Now that you've created the app descriptor, let's create the user interface using a simple static HTML page. This is the most basic type of Atlassian Connect app, consisting only of an app descriptor and an HTML page. This is not a typical app, but once you understand how it works, it only takes a few more steps to turn the web application into a fully-functional app.

  1. In your project directory, create a new file named helloworld.html with the following contents:

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    <!DOCTYPE html>
    <html lang="en">
        <head>
            <link rel="stylesheet" href="https://unpkg.com/@atlaskit/css-reset@2.0.0/dist/bundle.css" media="all">
            <script src="https://connect-cdn.atl-paas.net/all.js" async></script>
        </head>
        <body>
            <section id="content" class="ac-content">
                <h1>Hello World</h1>
            </section>
        </body>
    </html>

    Note that the app descriptor file, atlassian-connect.json, references this file in the generalPages element: url: /helloworld.html

  2. Save the file.

That's all the coding you need to do. Let's have a look at the contents of the helloworld.html file in more detail:

  • Styling: The helloworld.html page uses CSS from Atlaskit. Atlaskit is a library of reusable front-end UI components. This app uses the CSS styling to render the h1 element using the Atlassian font stack.
  • script tag:  We use the script tag to include the all.js file, which is the client library for the Atlassian Connect JavaScript API. It simplifies client interactions with the Atlassian application, such as making an XMLHttpRequest.
  • ac-content class: This class wraps the contents of your app and dynamically resizes the iframe in Jira. This keeps your app content visible without scrollbars.

Deploy and install your app

Let's deploy your app and install it in your Atlassian Cloud instance. We'll use ngrok to make the local app available to the internet, and then tell your Jira instance how to find the descriptor.

Step 1: Host the app on a local web server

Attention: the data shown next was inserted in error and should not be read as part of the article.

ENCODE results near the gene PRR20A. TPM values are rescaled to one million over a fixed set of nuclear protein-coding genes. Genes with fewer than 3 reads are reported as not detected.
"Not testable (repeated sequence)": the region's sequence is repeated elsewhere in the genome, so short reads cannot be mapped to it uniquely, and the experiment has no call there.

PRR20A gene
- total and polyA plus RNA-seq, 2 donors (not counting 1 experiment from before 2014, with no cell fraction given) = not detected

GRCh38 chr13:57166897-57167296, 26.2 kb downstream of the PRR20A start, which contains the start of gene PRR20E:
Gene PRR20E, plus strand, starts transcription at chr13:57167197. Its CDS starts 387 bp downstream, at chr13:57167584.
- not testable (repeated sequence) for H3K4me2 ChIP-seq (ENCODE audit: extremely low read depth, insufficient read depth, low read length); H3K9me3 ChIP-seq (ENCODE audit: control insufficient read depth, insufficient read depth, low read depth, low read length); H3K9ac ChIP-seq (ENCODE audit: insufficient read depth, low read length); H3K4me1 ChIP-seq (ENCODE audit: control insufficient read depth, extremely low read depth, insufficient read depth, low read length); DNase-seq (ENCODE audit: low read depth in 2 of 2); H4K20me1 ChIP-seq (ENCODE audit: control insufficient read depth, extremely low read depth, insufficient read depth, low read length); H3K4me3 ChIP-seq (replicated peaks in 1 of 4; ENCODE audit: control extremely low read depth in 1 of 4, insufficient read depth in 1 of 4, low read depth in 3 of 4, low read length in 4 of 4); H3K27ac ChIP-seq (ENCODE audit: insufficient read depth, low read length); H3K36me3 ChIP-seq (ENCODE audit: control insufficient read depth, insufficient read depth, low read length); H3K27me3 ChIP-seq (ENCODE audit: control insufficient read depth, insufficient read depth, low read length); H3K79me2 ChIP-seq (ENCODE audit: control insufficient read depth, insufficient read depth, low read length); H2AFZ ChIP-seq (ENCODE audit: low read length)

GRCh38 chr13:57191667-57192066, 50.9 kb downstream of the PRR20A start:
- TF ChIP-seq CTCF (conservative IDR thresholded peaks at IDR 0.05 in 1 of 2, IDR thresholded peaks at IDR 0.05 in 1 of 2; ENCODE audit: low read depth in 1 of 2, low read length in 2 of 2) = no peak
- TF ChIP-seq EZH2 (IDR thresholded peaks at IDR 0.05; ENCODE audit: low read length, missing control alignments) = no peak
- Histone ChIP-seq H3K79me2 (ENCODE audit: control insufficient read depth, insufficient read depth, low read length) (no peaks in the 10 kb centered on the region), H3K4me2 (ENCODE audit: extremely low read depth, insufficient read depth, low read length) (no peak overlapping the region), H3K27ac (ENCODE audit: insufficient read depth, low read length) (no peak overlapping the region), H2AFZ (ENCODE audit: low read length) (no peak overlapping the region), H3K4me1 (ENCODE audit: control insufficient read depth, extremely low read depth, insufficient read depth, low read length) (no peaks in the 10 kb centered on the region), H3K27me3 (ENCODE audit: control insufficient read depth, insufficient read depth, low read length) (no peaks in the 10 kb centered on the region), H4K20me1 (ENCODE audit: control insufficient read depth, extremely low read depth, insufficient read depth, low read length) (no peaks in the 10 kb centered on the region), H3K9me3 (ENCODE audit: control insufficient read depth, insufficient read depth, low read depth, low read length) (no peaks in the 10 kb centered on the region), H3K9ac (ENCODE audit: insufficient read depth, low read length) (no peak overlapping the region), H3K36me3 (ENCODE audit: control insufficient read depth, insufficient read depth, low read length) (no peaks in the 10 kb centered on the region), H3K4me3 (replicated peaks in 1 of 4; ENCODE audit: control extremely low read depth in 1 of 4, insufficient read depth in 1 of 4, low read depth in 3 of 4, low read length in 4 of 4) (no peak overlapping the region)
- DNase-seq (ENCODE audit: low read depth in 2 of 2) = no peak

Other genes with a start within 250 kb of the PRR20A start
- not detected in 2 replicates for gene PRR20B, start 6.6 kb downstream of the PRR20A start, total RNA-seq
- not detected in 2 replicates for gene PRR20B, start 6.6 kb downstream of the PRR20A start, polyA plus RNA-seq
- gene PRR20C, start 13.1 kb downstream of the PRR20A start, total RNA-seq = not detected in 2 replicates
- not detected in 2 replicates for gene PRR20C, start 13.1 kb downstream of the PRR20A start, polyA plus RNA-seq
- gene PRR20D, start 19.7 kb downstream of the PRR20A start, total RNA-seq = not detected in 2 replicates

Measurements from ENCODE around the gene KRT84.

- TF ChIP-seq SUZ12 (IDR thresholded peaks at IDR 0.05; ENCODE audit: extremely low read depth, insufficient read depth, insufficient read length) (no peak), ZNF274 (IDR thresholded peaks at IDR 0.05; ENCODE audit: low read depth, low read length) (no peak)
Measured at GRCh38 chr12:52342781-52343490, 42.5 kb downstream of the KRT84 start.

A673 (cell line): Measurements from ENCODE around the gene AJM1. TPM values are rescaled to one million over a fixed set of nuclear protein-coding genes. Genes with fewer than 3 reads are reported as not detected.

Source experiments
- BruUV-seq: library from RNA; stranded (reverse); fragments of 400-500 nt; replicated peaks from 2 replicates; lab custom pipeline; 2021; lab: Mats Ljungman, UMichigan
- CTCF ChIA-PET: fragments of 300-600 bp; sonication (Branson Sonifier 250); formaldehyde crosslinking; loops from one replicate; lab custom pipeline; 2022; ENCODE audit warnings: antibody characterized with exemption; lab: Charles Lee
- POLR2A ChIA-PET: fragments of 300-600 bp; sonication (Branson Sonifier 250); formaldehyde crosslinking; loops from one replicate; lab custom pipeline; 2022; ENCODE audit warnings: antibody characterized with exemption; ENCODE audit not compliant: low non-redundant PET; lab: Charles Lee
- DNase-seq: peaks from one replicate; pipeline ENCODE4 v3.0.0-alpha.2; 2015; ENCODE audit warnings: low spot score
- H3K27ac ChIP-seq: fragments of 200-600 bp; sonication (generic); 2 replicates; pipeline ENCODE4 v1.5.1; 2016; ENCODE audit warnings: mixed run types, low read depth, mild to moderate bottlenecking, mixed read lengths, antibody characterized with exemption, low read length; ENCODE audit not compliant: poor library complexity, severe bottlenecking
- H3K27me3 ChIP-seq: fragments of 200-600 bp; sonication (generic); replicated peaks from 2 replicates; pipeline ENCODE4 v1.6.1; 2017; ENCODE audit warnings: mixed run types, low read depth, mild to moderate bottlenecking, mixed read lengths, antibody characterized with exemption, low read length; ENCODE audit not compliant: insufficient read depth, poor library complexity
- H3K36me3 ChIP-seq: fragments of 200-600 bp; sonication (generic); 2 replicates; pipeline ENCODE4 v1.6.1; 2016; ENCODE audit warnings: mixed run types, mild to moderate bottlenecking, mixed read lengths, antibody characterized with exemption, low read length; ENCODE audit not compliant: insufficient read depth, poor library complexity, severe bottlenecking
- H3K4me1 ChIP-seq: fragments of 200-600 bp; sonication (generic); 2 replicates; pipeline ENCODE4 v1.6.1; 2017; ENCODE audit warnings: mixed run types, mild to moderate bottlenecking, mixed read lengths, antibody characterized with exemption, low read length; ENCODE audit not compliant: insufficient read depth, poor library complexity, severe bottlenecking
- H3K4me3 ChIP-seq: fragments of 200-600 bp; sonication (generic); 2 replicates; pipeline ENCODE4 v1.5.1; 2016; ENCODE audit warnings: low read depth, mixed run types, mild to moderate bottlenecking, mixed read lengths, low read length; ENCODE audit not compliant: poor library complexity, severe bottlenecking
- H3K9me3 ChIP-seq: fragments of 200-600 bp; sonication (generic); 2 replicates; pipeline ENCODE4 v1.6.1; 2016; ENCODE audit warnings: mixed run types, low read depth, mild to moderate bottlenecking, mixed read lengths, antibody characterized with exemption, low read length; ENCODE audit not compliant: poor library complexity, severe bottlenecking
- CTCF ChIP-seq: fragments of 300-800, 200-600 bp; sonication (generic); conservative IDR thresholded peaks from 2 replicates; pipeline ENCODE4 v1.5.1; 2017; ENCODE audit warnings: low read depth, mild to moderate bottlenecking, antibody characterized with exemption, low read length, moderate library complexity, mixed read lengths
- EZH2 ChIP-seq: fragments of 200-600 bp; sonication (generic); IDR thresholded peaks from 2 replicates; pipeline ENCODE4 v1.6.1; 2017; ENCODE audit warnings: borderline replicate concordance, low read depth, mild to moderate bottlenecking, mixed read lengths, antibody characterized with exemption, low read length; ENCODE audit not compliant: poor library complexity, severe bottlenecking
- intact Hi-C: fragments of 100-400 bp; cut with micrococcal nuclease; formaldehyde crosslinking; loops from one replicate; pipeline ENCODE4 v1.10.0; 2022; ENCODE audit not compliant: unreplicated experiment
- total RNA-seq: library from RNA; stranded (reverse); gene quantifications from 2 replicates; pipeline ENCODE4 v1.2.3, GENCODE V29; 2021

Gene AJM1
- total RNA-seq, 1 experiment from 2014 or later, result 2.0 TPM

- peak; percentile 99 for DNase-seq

You'll need a simple web server to serve the current directory containing your atlassian-connect.json and helloworld.html  files. There are number of tools you can use to do this, but in this tutorial we'll be using  http-server (available via npm).

  1. Open your command line, and change to your project directory.
  2. Install http-server by running the following command:

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    npm install http-server -g
  3. Start the server on port 8000 by running the following command:

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    http-server -p 8000

    A message on your command line indicates that the server is serving HTTP at the current address and port. It will look something like this:

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    Starting up http-server, serving ./ on: http://0.0.0.0:8000/
  4. Confirm that the files you created in steps 1 and 2 are being served by visiting the following URLs:

Step 2: Make the app files available to the internet

Now that your app is hosted on a local web server, let's use ngrok to make it available over the internet.

  1. In a new command line window, run the following command to expose your web server to the internet. If your app is not running on port 8000, then change the command to use your app's port number.

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    ngrok http 8000

    You'll see a status page on your command line that shows the public URL of your tunnel and other information about connections made over your tunnel. If your app is not running when you try to start ngrok, you'll see a "Failed to complete tunnel connection" message.

  2. Get the HTTPS URL from the ngrok status page (1).

    Ngrok example with HTTPS

  3. Edit the app descriptor file, and set the baseUrl property to the ngrok HTTPS URL (from the previous step). For example:

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    "baseUrl": "https://4176ee25.ngrok.io"
  4. Confirm that the descriptor is available by going to the ngrok HTTPS URL in your browser. For the URL shown in the image above this would be: https://4176ee25.ngrok.io/atlassian-connect.json. This is the URL you will use to install your app in the next section.

Step 3: Install and test your app

We're nearly there! The final step in deploying your app is to install it in your Atlassian Cloud instance. You'll do this by adding a link to your app's descriptor file from your Atlassian Cloud instance. This allows Jira to install your app.

  1. Navigate to Jira in your Atlassian Cloud instance, then choose Jira settings (cog icon) > Apps > Manage apps.
  2. Click Upload app.
  3. In the From this URL field, provide a link to your app descriptor. This URL is the same as the hosted location of your atlassian-connect.json descriptor file. Our example uses the following URL:

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    https://4176ee25.ngrok.io/atlassian-connect.json
  4. Click Upload. Jira displays the Installed and ready to go message when the installation is complete.

  5. Click Close.
  6. Verify that your app appears in the User installed apps list. For example, if you used Hello World for your app name, then Hello World will appear in the list.
  7. Navigate to the Jira home page. A new item labeled Greeting appears in the sidebar.
  8. Click Greeting (1). The Hello World message displays (2).

    Jira Hello World final

Congratulations! You've set up a development environment and built your first app.

Next steps

You now know enough to start developing apps with Atlassian Connect. If you'd like to keep learning about app development for Jira Cloud, see the following pages: